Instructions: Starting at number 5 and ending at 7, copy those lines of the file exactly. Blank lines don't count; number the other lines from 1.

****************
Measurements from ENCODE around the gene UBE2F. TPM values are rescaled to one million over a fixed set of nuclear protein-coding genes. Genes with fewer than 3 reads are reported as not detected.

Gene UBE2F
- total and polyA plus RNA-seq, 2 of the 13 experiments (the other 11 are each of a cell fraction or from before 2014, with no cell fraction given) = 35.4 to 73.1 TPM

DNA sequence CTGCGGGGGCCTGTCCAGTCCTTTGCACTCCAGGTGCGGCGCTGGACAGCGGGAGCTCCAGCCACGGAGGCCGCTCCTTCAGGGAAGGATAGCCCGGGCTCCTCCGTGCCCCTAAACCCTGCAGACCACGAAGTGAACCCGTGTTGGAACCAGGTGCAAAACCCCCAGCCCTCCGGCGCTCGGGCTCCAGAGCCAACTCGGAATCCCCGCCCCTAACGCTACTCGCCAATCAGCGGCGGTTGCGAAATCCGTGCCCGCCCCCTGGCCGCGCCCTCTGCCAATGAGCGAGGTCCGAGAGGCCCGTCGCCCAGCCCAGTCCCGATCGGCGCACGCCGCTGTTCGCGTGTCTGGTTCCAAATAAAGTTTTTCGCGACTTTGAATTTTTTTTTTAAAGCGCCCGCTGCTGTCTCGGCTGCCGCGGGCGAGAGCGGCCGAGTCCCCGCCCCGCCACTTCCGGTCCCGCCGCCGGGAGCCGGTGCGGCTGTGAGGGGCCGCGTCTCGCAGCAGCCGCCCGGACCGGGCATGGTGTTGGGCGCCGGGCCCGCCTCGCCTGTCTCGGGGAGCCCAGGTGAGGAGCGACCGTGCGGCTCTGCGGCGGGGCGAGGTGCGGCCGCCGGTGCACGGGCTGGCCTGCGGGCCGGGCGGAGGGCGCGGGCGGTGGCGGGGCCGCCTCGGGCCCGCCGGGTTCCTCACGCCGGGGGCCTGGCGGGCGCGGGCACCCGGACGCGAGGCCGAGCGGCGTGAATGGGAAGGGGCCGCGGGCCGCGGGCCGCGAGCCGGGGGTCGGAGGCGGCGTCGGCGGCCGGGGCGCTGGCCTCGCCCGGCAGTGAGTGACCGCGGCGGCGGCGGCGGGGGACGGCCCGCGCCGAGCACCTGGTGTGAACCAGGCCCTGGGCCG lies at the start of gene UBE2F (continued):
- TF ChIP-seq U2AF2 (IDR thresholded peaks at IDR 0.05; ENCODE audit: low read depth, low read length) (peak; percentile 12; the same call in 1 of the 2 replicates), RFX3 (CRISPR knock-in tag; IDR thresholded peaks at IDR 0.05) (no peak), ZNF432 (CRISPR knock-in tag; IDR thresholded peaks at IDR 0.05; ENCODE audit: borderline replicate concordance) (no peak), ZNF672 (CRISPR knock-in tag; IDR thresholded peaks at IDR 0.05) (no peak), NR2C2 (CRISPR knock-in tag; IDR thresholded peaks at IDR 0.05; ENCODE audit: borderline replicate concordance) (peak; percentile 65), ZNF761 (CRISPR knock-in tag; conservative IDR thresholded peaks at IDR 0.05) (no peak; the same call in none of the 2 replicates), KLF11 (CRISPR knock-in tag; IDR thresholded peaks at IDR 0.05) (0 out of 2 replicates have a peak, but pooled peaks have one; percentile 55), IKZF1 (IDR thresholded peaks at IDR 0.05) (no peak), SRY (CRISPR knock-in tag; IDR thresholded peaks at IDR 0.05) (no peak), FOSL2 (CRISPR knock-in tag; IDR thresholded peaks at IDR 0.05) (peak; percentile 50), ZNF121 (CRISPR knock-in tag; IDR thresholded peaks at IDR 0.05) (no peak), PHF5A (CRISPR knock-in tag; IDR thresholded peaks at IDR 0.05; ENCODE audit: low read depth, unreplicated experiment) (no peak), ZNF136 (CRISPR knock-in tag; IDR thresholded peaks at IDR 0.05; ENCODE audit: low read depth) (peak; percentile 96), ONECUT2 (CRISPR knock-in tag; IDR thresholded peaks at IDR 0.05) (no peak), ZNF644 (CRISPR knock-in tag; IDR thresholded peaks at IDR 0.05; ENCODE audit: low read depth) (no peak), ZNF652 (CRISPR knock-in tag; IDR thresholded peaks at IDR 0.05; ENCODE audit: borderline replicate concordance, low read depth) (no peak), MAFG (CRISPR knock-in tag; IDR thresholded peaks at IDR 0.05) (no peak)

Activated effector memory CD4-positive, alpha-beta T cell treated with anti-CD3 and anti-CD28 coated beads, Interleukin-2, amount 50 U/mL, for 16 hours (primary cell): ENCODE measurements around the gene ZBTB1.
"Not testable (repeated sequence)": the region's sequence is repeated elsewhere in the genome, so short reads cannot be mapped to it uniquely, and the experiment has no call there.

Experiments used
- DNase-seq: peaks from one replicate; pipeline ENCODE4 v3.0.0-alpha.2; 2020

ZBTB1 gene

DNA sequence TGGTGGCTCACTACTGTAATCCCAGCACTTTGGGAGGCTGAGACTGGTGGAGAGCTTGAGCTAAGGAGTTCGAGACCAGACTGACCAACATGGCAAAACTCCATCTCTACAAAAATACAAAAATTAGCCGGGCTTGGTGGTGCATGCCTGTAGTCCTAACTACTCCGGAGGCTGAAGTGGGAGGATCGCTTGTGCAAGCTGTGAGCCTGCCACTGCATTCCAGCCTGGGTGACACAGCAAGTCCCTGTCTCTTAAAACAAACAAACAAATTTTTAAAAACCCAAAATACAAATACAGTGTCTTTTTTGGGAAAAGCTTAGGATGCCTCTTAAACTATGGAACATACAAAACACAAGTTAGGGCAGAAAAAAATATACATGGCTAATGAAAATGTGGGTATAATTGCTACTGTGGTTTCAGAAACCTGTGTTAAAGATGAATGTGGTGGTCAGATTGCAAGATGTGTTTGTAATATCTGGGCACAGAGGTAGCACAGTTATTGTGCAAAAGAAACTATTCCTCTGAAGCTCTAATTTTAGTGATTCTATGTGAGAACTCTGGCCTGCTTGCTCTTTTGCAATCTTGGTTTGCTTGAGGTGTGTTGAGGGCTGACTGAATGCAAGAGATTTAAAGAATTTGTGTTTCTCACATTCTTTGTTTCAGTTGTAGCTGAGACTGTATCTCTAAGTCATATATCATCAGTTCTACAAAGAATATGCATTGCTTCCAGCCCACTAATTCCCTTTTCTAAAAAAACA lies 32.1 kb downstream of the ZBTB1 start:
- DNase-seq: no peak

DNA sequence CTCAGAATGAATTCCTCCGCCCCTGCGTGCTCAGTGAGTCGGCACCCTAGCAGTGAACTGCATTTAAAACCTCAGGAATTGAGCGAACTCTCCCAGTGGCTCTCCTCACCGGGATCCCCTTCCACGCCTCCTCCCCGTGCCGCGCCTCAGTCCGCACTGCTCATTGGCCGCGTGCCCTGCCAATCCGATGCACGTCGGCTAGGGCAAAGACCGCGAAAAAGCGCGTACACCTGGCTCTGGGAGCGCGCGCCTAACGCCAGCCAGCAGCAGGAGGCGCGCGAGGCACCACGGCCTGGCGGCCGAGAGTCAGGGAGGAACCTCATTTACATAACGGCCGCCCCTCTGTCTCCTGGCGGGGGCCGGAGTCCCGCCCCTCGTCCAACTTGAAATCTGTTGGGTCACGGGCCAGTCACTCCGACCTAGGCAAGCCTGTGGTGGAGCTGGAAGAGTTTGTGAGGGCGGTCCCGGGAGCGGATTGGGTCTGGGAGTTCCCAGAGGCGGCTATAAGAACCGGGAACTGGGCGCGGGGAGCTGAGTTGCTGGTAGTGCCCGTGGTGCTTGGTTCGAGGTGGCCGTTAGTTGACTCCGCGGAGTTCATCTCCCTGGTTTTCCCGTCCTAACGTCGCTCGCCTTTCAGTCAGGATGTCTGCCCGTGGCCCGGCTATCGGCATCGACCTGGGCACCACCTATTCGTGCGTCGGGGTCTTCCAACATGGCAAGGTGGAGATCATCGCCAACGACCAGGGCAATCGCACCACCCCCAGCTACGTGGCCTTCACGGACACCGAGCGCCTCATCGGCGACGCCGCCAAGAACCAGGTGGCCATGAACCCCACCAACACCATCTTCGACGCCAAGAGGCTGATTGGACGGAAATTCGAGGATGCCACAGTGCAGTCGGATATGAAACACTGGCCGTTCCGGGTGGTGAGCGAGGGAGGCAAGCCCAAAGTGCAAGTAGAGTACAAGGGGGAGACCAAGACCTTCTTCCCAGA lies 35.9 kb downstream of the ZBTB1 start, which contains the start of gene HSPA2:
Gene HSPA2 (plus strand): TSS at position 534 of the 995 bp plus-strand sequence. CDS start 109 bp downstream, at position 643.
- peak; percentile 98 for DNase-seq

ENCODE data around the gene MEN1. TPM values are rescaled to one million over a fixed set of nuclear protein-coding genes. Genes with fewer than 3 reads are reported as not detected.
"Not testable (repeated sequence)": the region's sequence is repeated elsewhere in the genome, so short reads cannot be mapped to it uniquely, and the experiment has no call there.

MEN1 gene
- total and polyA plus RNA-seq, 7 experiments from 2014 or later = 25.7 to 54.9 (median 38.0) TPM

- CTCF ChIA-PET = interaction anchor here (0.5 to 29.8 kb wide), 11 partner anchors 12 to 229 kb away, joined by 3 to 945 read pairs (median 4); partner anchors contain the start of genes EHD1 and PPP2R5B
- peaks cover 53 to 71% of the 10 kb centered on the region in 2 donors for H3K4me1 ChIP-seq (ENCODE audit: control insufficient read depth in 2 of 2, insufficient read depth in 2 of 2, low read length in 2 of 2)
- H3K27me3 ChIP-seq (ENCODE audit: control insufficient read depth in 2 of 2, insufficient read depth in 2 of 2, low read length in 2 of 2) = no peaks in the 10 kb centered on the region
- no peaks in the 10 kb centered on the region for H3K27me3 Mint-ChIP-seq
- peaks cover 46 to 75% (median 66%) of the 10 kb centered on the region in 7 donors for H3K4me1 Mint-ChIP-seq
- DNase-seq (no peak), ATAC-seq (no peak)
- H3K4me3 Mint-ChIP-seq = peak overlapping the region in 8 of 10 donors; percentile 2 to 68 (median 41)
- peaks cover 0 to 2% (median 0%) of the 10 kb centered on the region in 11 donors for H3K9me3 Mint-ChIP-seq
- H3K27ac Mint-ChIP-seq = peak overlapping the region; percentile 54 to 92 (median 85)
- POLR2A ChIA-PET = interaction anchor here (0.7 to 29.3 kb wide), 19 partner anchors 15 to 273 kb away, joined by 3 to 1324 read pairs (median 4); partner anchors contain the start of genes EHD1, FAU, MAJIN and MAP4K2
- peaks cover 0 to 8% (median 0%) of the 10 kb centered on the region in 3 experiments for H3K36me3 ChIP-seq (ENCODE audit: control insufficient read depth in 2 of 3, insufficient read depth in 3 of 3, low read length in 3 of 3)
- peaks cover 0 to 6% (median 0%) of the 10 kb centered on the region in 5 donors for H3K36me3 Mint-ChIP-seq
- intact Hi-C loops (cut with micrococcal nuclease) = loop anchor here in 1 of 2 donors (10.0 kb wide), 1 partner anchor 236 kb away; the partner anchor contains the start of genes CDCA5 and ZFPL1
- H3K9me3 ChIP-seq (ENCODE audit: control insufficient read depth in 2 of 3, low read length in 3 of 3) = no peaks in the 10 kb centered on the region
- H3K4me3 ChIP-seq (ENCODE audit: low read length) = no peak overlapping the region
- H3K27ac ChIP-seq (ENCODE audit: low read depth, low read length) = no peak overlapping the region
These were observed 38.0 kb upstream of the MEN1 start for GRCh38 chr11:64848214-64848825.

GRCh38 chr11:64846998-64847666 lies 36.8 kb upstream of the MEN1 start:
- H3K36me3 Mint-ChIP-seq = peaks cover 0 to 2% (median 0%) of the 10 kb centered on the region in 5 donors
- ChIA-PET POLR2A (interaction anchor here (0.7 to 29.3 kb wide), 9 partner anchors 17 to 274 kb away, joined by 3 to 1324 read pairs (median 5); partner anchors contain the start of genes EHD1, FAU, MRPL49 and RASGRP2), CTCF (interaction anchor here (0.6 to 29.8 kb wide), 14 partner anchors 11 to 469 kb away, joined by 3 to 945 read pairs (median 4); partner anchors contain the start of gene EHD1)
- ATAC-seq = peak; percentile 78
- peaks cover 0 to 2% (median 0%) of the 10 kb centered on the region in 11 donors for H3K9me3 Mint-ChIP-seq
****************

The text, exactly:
- TF ChIP-seq U2AF2 (IDR thresholded peaks at IDR 0.05; ENCODE audit: low read depth, low read length) (peak; percentile 12; the same call in 1 of the 2 replicates), RFX3 (CRISPR knock-in tag; IDR thresholded peaks at IDR 0.05) (no peak), ZNF432 (CRISPR knock-in tag; IDR thresholded peaks at IDR 0.05; ENCODE audit: borderline replicate concordance) (no peak), ZNF672 (CRISPR knock-in tag; IDR thresholded peaks at IDR 0.05) (no peak), NR2C2 (CRISPR knock-in tag; IDR thresholded peaks at IDR 0.05; ENCODE audit: borderline replicate concordance) (peak; percentile 65), ZNF761 (CRISPR knock-in tag; conservative IDR thresholded peaks at IDR 0.05) (no peak; the same call in none of the 2 replicates), KLF11 (CRISPR knock-in tag; IDR thresholded peaks at IDR 0.05) (0 out of 2 replicates have a peak, but pooled peaks have one; percentile 55), IKZF1 (IDR thresholded peaks at IDR 0.05) (no peak), SRY (CRISPR knock-in tag; IDR thresholded peaks at IDR 0.05) (no peak), FOSL2 (CRISPR knock-in tag; IDR thresholded peaks at IDR 0.05) (peak; percentile 50), ZNF121 (CRISPR knock-in tag; IDR thresholded peaks at IDR 0.05) (no peak), PHF5A (CRISPR knock-in tag; IDR thresholded peaks at IDR 0.05; ENCODE audit: low read depth, unreplicated experiment) (no peak), ZNF136 (CRISPR knock-in tag; IDR thresholded peaks at IDR 0.05; ENCODE audit: low read depth) (peak; percentile 96), ONECUT2 (CRISPR knock-in tag; IDR thresholded peaks at IDR 0.05) (no peak), ZNF644 (CRISPR knock-in tag; IDR thresholded peaks at IDR 0.05; ENCODE audit: low read depth) (no peak), ZNF652 (CRISPR knock-in tag; IDR thresholded peaks at IDR 0.05; ENCODE audit: borderline replicate concordance, low read depth) (no peak), MAFG (CRISPR knock-in tag; IDR thresholded peaks at IDR 0.05) (no peak)

Activated effector memory CD4-positive, alpha-beta T cell treated with anti-CD3 and anti-CD28 coated beads, Interleukin-2, amount 50 U/mL, for 16 hours (primary cell): ENCODE measurements around the gene ZBTB1.
"Not testable (repeated sequence)": the region's sequence is repeated elsewhere in the genome, so short reads cannot be mapped to it uniquely, and the experiment has no call there.